Lena Dunham's 'Girls'
Jojo Whilden/HBO Lena Dunham's 'Girls'

Dunham's show was a natural fit for SXSW, which had screened both of her previous features, "Creative Nonfiction" and "Tiny Furniture," but also provided an unusual platform for the people who'd worked on it. "A point that the Judd Apatow reiterated to me one on one was that writers for TV rarely get to hear feedback on their work," Pierson continued. "Sure they can read about it, and see the numbers, but they don't get the experience of actually hearing the audience laughing, coughing, on the edge of the seats, or shifting -- the way filmmakers often do." In the future, she said, "Certainly, we'll be open to incorporating more work for TV, and the web," noting that the festival created a new stream for online work called Digital Domain last year.

Hirokazu Koreeda's 'Going Home'
Fuji TV Hirokazu Koreeda's 'Going Home'

The International Film Festival Rotterdam has section devoted to serialized storytelling on TV and the web this year as well -- Changing Channels, which will include screenings of, yes, "Girls," as well as Japanese domestic drama "Going Home," Hirokazu Koreeda's first TV series; Agnieszka Holland's historical miniseries "Burning Bush"; Andrew Barchilon and Kitao Sakurai's surreal Adult Swim talk show "The Eric André Show"; and Ry Russo-Young's Paper Magazine web series "Muscle Top."

"Since the late '90s television, particularly cable television, has become a more innovative medium that allows for productions with deep character development and more complex story lines," explained programmer Inge de Leeuw. "At the same time, the recent development in the major U.S. film studios [is] opposite: there is less and less interest in original scripts and quirky drama." The increase in filmmakers developing original series "is very interesting for a film festival to show in the cinemas," she said, noting that this is also true outside the abroad, where pay channels like HBO's international branches (who funded, for instance, Holland's series) and Canal+ are boosting the production of original, local programs, even as the resources of public broadcasters dwindle.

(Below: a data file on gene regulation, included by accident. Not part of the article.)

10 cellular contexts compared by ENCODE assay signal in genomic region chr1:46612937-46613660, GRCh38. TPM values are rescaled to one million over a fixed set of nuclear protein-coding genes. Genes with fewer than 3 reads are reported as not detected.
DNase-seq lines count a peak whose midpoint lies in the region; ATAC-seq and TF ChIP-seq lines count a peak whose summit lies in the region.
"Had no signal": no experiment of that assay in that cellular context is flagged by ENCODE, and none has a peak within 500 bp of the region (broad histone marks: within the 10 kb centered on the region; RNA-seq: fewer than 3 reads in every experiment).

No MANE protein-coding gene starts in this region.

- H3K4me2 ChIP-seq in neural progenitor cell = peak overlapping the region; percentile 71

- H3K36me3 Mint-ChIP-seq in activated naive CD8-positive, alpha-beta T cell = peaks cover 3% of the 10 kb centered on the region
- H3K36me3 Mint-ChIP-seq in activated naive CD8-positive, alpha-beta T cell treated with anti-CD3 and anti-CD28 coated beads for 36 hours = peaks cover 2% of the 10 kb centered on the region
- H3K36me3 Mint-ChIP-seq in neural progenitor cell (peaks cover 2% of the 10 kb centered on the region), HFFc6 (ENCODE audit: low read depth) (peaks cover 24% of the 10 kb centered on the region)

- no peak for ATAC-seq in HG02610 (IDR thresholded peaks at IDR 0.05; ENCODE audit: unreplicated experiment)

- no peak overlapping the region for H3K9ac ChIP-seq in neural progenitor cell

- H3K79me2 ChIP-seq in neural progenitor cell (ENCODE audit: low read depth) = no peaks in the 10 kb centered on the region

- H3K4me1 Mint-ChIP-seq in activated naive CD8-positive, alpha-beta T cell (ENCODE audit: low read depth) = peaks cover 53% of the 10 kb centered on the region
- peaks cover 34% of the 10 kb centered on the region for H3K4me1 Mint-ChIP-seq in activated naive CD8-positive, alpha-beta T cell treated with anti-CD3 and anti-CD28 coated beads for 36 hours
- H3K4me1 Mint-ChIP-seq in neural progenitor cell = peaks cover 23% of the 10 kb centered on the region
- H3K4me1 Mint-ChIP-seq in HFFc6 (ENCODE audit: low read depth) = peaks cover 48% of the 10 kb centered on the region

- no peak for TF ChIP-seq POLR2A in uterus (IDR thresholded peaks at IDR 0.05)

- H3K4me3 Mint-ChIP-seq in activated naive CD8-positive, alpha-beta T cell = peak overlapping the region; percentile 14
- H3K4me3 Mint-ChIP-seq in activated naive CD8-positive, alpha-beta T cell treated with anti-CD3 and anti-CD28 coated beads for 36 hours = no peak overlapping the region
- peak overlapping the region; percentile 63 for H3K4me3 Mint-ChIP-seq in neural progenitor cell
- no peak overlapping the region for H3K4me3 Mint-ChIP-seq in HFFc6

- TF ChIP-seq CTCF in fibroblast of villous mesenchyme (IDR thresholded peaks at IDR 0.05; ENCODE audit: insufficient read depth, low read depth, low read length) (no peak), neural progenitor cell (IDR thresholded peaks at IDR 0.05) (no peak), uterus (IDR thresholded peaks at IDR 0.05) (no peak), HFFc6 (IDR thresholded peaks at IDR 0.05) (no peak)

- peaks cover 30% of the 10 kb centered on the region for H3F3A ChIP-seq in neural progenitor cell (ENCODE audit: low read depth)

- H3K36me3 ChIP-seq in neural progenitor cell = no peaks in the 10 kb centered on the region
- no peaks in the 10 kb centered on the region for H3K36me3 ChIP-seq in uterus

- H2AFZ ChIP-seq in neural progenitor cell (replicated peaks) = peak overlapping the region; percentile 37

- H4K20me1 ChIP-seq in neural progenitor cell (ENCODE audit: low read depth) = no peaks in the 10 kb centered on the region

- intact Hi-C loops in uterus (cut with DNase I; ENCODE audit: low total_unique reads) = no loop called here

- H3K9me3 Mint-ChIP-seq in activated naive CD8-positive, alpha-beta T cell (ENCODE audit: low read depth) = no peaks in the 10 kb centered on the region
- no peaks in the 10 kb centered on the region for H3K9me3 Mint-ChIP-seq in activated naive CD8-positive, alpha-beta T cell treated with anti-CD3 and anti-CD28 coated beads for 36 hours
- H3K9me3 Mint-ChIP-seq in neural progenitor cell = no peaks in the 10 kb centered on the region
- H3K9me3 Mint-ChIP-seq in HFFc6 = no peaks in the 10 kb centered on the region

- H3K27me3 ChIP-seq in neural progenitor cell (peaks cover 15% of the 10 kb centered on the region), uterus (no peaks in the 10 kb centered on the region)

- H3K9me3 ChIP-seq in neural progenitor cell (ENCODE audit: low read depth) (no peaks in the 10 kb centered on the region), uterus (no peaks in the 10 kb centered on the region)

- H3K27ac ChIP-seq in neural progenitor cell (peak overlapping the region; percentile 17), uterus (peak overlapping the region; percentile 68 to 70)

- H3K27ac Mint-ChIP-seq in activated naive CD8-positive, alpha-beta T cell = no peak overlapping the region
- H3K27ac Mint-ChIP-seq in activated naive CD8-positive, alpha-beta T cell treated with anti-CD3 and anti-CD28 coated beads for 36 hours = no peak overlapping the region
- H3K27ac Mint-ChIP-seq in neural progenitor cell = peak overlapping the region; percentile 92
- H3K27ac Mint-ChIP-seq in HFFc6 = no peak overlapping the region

Ry Russo-Young's 'Muscle Top'
Paper Magazine Ry Russo-Young's 'Muscle Top'
De Leeuw pointed out that the strand also reflects shifts in the way TV is made -- "The traditional division of labor between writer and director in this series is not applied. Normally the writer has the creative control, but in the Changing Channels' examples the responsibility for both the idea and the execution lies with the filmmaker. Not only in style but also in terms of production it resembles more a feature film." She added that she does think we'll be seeing more projects made for TV at film festivals, and that in turn web is the future of TV.

Of course, in some ways these festivals are just catching up with the writer-centric Austin Film Festival, which has included a focus on TV for years -- 2012's iteration showcased the work of and presented an award to "The X-Files" creator Chris Carter. "When we started programming television creators and showcasing their work, there really was no precedent set by other festivals," said Executive Director Barbara Morgan. "We experimented with ways to present it." In the end, Morgan explained, there was no resistance to the showcasing of TV next to film. "Ultimately, we discovered that the audiences responded very favorably to the programming and were just as curious to hear from the show creators as they were from filmmakers. As the lines between the big screen, little screen and computer screen blur, we are seeing a much larger film contingency embracing the world of television. I expect it to become regular programming at festivals internationally."